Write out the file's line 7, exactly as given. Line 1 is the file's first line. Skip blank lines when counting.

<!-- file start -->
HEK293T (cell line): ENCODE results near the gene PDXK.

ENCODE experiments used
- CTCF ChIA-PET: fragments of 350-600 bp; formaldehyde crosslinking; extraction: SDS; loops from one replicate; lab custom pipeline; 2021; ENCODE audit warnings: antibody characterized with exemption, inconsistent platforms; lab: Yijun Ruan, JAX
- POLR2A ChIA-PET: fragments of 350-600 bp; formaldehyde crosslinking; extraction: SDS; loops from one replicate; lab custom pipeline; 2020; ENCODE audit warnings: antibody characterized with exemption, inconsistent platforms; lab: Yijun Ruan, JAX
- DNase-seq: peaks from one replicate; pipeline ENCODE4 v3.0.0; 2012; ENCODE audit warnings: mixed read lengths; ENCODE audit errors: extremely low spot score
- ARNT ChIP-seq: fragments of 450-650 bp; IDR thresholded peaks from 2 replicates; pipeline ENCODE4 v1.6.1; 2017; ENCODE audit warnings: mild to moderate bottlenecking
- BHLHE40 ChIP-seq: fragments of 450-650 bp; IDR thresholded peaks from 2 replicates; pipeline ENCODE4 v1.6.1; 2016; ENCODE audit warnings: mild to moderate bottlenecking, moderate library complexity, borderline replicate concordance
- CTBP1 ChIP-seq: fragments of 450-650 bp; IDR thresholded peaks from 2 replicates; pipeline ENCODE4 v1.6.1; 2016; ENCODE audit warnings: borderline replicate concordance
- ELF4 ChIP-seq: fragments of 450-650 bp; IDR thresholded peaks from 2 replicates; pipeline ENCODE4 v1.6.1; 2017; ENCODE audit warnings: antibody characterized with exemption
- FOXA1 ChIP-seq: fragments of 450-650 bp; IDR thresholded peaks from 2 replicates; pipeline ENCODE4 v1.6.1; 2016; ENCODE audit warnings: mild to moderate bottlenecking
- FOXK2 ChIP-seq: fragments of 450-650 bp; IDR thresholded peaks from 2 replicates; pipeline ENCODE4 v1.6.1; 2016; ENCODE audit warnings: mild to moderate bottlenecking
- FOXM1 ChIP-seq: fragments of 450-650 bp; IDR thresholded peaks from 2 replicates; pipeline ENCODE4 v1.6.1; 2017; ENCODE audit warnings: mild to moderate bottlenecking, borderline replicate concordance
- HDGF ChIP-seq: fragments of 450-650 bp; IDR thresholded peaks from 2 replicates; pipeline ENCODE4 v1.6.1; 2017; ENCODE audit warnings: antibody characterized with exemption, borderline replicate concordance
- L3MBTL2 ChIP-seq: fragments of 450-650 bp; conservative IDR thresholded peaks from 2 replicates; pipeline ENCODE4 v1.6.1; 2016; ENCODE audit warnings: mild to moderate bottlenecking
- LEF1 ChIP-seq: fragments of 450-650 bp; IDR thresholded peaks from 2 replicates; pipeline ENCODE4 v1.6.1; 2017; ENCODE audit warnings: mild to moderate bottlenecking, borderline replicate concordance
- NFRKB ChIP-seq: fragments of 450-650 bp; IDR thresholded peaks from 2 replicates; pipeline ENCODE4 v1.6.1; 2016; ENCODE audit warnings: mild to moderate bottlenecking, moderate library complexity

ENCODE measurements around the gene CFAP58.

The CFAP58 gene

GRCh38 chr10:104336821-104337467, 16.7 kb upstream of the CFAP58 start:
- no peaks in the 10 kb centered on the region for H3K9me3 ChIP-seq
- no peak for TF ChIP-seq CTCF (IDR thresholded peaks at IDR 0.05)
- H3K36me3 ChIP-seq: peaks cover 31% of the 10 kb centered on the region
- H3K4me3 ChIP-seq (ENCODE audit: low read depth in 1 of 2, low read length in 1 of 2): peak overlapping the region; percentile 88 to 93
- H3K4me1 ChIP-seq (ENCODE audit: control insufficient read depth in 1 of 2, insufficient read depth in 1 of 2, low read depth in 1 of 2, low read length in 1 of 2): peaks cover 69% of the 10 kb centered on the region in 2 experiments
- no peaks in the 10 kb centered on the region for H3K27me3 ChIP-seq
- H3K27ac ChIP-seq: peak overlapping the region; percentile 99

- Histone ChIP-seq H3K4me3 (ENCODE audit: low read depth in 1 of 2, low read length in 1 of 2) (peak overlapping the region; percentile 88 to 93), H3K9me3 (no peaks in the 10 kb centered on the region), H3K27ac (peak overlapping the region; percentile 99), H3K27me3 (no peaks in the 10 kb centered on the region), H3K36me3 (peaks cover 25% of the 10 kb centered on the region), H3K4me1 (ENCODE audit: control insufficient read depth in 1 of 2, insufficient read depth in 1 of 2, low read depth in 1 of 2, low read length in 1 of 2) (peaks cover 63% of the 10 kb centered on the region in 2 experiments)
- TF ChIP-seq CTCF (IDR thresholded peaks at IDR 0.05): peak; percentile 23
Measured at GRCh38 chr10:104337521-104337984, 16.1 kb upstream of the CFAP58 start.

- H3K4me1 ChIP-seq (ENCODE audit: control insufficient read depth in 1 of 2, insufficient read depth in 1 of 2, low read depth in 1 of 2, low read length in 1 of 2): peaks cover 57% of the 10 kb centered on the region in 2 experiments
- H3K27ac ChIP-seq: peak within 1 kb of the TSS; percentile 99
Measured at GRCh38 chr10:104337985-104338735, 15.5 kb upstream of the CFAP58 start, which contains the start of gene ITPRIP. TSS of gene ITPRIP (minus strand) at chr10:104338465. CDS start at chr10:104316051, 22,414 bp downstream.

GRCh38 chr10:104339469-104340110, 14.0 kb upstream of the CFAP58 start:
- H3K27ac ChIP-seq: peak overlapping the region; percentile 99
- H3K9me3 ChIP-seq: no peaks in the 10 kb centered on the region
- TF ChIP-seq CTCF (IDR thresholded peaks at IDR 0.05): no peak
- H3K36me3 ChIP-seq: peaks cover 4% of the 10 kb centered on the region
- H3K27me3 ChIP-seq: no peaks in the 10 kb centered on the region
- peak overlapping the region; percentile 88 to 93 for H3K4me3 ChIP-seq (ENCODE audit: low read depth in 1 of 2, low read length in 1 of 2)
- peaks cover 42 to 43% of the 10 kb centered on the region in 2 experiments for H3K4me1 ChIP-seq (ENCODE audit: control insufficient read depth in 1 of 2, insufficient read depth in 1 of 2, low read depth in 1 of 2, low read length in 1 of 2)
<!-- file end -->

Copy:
- BHLHE40 ChIP-seq: fragments of 450-650 bp; IDR thresholded peaks from 2 replicates; pipeline ENCODE4 v1.6.1; 2016; ENCODE audit warnings: mild to moderate bottlenecking, moderate library complexity, borderline replicate concordance